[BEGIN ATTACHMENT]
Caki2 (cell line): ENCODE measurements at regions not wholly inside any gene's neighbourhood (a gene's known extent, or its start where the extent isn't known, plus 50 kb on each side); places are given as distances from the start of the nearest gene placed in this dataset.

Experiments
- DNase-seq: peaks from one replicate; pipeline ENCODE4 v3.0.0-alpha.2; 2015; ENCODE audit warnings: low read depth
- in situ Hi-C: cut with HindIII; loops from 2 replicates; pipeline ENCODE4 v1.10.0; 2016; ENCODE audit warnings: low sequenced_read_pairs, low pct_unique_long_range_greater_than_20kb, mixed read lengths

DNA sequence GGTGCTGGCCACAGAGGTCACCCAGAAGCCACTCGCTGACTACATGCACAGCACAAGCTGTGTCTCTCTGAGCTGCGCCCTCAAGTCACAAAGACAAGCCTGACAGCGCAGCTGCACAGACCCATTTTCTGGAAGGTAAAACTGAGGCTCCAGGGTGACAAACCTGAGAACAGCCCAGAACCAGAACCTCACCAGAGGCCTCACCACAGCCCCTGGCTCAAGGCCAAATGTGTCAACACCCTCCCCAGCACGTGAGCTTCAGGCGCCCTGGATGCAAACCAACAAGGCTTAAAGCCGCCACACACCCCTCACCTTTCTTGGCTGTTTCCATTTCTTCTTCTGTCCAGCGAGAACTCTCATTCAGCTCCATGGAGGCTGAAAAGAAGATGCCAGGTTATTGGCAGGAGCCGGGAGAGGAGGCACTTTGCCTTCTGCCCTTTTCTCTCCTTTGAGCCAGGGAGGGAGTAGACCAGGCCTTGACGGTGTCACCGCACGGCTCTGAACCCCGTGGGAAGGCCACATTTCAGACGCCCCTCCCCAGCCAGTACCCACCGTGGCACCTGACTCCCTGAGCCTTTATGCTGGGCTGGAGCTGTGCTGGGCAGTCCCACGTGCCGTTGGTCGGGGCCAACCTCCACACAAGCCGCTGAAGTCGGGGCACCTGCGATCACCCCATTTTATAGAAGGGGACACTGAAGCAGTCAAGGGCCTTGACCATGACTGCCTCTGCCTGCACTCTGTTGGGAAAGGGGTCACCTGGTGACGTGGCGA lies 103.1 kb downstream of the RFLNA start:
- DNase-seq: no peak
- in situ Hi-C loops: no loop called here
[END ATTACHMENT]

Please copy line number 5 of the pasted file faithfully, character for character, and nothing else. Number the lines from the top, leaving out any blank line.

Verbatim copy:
DNA sequence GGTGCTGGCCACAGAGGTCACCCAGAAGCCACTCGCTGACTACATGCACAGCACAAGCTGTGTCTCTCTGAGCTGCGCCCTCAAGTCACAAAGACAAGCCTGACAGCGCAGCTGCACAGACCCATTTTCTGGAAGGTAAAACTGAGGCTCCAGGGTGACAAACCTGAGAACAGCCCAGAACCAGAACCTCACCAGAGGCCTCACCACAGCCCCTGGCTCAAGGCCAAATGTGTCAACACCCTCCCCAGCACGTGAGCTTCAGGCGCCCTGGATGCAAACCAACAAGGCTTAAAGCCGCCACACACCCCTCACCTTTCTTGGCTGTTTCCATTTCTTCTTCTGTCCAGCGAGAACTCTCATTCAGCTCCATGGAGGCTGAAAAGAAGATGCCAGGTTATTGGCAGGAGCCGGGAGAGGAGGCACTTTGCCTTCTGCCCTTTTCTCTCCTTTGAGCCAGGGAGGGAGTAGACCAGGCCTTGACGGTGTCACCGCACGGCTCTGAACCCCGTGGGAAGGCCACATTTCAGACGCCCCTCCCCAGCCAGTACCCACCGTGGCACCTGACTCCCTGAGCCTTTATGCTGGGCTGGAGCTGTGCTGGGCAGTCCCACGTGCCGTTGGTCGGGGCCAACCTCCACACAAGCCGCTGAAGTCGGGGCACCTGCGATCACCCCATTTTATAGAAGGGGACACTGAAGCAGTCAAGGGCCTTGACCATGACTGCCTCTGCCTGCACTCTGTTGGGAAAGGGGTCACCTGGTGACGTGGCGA lies 103.1 kb downstream of the RFLNA start: